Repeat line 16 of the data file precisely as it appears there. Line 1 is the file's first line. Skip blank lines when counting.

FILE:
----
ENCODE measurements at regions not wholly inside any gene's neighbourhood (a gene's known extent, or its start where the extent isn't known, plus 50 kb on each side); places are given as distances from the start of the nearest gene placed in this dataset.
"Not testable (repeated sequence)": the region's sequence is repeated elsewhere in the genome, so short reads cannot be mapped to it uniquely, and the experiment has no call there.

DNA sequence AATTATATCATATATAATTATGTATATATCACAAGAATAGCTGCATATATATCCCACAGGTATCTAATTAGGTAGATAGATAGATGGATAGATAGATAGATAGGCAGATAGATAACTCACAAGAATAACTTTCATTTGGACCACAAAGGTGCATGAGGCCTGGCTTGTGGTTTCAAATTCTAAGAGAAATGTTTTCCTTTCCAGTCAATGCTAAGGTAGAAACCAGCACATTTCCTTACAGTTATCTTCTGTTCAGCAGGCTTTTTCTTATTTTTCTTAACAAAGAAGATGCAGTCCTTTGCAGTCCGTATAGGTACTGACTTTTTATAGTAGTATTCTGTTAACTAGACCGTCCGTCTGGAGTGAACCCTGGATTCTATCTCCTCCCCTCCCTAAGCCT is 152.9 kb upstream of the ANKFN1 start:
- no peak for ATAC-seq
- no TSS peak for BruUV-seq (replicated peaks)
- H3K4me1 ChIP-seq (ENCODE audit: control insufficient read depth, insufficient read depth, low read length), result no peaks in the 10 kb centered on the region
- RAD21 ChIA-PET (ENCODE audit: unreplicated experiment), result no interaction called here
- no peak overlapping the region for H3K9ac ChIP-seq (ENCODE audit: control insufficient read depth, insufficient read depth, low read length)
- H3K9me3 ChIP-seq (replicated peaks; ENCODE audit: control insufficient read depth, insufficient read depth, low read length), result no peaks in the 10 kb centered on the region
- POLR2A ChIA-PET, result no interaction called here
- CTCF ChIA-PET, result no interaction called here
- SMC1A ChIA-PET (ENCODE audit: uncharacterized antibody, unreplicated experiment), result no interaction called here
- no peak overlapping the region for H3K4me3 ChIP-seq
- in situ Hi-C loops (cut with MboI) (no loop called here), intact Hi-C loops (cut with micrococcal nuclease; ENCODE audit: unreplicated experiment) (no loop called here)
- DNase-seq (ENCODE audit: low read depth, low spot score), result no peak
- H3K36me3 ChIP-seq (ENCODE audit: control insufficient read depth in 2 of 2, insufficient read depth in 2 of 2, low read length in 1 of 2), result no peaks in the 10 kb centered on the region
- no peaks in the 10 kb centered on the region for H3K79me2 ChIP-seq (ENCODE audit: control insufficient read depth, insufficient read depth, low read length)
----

- H3K36me3 ChIP-seq (ENCODE audit: control insufficient read depth in 2 of 2, insufficient read depth in 2 of 2, low read length in 1 of 2), result no peaks in the 10 kb centered on the region